This time around on Muddy Colors I thought I’d relate a particular situation that happens to me quite often. I know I can’t be the only one to have this idiom integrated into their process, but it doesn’t get much air time and I think it’s important… at least for me it is.
There are times, and this happens quite frequently, that I’m engaged in some type of contract work, be it illustration, cover work or concept art. In the midst of this, so consistently that I can plan on it now, I start inexplicably brainstorming pieces for myself, my personal work. I think it must be a bit of a reaction to the discipline of working and collaborating with others.
I start having all these ideas that seem to be designed to distract me from the work at hand. At least that’s how it felt in the beginning. I’d be working along and suddenly I’m grabbing another sketchbook and off on a tangent or total non sequitur. At first I would resist the urge to drop the contract work and I would marshal my discipline and refocus. Well… to be honest that only worked sometimes. At other times I would find myself halfway through a new personal work and in danger of encroaching on the deadline of the contract work. Then I’d have to scramble to get caught up.
But after a while I began to realize that these personal pieces that kept insisting to be paid attention to were more often than not, better than the pieces that I would try very hard to manufacture.
So I began to change the way that I thought of them. Instead of being a facet of resistance (to the contract work) what if they were sort of… a reward in a way.
My disciplined mind was very engaged in communicating and collaborating with the client so my (what to call it… free ranged mind?) was throwing all of these new ideas at me that were most times outgrowths and evolution’s of the contract work.
They say that you must be able to rely on your work discipline even when inspiration isn’t present. What no one ever talks about is what to do when you’re in the midst of your discipline and suddenly you’re inspired.
After having dealt with this for a few years it was, at times, very frustrating. An idea that jumps in front of the work you need to do and starts herding your cats in a different direction… So what to do? I didn’t want to lose the ideas that were coming to me… that would be more frustrating to me than losing the contract. But I also wanted to be professional and losing contracts and blowing deadlines is frowned upon (by many and not just Vicki).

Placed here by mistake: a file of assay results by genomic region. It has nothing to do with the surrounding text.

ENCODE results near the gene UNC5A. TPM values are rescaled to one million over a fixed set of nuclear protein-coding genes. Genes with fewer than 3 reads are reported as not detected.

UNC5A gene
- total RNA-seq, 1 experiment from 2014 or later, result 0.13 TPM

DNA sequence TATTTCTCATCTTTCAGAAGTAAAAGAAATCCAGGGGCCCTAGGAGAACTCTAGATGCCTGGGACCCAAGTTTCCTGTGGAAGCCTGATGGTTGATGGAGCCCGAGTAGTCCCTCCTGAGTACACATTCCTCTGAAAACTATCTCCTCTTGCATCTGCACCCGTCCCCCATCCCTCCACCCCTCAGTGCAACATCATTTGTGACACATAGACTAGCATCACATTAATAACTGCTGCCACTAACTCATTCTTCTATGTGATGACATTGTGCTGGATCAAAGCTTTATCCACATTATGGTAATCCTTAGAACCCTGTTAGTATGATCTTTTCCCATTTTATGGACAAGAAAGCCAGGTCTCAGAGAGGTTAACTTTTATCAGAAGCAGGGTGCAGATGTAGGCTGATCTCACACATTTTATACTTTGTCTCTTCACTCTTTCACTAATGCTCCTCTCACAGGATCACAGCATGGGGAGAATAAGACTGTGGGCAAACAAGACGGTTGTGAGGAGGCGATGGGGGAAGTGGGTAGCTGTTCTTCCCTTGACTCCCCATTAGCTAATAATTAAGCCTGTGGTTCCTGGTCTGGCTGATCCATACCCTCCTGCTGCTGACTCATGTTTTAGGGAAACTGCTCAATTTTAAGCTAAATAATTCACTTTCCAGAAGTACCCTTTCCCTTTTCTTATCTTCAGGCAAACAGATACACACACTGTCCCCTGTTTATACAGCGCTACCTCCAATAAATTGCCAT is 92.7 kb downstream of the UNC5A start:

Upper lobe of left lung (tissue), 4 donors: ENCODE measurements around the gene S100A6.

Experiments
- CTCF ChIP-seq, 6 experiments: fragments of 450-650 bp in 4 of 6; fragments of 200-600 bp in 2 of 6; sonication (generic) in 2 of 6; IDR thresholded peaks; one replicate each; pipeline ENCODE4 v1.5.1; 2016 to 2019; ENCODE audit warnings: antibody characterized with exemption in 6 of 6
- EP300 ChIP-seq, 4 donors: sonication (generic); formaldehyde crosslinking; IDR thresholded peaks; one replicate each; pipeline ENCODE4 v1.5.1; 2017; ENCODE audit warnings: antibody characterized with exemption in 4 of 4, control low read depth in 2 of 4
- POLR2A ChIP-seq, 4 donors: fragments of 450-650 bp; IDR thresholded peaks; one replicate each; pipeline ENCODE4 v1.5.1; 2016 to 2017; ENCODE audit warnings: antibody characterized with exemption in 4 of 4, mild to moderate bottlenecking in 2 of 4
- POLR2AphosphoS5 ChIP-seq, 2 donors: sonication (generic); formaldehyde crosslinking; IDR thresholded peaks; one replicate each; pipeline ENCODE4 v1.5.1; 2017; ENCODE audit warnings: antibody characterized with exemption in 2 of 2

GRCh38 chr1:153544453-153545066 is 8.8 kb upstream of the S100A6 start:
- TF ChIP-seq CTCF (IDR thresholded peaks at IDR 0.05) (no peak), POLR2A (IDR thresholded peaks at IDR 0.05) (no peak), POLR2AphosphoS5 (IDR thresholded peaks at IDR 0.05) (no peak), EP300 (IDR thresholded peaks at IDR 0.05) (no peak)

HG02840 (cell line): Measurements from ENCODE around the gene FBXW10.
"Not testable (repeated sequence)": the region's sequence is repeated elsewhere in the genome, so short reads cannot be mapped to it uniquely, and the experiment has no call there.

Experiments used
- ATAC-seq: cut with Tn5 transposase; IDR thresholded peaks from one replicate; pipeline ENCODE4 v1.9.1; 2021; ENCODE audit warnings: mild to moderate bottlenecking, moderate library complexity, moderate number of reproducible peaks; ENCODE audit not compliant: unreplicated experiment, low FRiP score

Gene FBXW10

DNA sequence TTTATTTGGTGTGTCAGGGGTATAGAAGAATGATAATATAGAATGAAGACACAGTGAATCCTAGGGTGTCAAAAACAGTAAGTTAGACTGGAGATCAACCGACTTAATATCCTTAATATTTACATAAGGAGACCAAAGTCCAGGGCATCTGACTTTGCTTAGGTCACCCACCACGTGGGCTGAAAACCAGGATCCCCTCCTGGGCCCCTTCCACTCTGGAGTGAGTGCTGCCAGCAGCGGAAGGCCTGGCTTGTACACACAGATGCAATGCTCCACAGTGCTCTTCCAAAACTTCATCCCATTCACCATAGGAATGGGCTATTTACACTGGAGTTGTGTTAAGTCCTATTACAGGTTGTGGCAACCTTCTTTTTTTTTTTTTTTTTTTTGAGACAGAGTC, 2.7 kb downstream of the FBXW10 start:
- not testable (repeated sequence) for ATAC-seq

So I made a compromise.
I had become fully conscious of this part of my process and knowing that it was likely going to happen going into a project I made a deal with myself.
I would take time before and after the daily “work” to continue my own explorations and if need be I would let myself make small sketches… I would shorthand the idea, just enough to remember what it was about, to be able to reference it later.
So now, when I’m working on contract work, I’ll usually wake up and start with sketches of my own to get moving and then after I’ve progressed with the work of the day I do the same thing at the end of the night.
It all eventually solidified into a fairly concise philosophical statement that I tell anyone who asks:
Learn to rely on your discipline but never ignore inspiration.
Oh yeah, and: Sometimes work is hard. Hah
This happens to me all the time!! Thanks for validating my own “free ranged mind” ha!
No problem, It’s something that most of us do to one degree or another I think.
This is interesting, I might try to work like this myself.
You definitely have to see if it suit your manner of working…and thanks for reading!
Hit the nail on the head! Thanks for this insightful article … pretty sure many artists out there can relate.
The same thing happens to me. I also use it as a reward, meaning, I tell myself that if I finished by 5pm with my client work I’ll allow myself time to do that illustration thats going in my head, or maybe a youtube tutorial on something I’m learing.
But when the client work isn’t that hard or complex, I’ll start with my creative or personal project first, otherwise my client work will take longer and be all over the place.
It’s a matter of knowing yourslef and when to allow those moments.
I also learned that most of the good ideas come when my mind is busy doing something else. When I’m at home bored, I don’t get any ideas, or at least not all the time.